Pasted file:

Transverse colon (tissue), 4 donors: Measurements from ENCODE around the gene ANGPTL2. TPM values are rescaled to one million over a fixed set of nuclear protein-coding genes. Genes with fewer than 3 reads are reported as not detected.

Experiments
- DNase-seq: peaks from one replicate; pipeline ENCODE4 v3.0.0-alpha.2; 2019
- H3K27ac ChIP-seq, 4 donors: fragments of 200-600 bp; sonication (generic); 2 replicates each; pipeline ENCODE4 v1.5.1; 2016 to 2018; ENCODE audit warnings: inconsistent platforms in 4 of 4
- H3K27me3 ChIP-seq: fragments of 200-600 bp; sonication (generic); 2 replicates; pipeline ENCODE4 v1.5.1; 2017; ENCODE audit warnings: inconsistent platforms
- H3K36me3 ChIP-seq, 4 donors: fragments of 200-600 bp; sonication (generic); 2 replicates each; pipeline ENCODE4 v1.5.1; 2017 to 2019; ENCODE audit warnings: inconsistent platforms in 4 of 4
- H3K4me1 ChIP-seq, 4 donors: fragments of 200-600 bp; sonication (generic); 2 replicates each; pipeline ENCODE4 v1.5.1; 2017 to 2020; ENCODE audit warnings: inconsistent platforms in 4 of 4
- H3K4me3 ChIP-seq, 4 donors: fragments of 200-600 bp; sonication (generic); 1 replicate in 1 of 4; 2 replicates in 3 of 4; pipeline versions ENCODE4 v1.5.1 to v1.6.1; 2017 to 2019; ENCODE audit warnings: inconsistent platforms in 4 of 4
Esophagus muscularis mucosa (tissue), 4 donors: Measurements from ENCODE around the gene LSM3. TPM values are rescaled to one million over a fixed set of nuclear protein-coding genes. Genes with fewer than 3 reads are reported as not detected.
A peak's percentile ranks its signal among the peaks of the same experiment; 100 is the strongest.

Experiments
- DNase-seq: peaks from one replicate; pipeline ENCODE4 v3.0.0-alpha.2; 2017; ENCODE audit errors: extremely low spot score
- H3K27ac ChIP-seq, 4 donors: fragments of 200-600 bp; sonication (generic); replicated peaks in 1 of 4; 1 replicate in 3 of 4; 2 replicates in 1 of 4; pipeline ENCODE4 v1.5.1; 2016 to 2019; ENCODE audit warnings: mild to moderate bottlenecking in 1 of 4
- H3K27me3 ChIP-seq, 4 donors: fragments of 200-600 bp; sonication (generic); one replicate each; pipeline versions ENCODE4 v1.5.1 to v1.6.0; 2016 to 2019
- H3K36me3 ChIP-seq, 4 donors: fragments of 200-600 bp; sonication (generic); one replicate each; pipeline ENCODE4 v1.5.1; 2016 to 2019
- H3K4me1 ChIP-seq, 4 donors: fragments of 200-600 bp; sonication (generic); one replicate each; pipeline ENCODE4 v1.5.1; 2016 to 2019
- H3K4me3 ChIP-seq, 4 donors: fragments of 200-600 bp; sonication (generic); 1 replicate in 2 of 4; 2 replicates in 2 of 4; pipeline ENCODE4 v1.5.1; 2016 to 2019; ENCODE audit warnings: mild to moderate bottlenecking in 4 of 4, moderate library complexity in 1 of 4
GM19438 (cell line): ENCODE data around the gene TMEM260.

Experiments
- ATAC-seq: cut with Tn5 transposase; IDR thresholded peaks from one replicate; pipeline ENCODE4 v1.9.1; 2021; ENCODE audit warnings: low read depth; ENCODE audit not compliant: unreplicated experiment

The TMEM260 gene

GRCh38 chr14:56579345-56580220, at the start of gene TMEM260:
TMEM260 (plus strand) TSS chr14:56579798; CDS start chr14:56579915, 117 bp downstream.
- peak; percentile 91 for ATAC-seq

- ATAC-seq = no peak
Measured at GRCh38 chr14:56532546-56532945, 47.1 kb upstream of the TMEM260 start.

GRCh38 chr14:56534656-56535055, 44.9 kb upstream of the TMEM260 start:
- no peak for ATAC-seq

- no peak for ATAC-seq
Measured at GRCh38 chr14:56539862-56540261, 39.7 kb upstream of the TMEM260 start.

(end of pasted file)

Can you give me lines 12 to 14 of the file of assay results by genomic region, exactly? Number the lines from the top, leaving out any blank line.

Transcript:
- DNase-seq: peaks from one replicate; pipeline ENCODE4 v3.0.0-alpha.2; 2017; ENCODE audit errors: extremely low spot score
- H3K27ac ChIP-seq, 4 donors: fragments of 200-600 bp; sonication (generic); replicated peaks in 1 of 4; 1 replicate in 3 of 4; 2 replicates in 1 of 4; pipeline ENCODE4 v1.5.1; 2016 to 2019; ENCODE audit warnings: mild to moderate bottlenecking in 1 of 4
- H3K27me3 ChIP-seq, 4 donors: fragments of 200-600 bp; sonication (generic); one replicate each; pipeline versions ENCODE4 v1.5.1 to v1.6.0; 2016 to 2019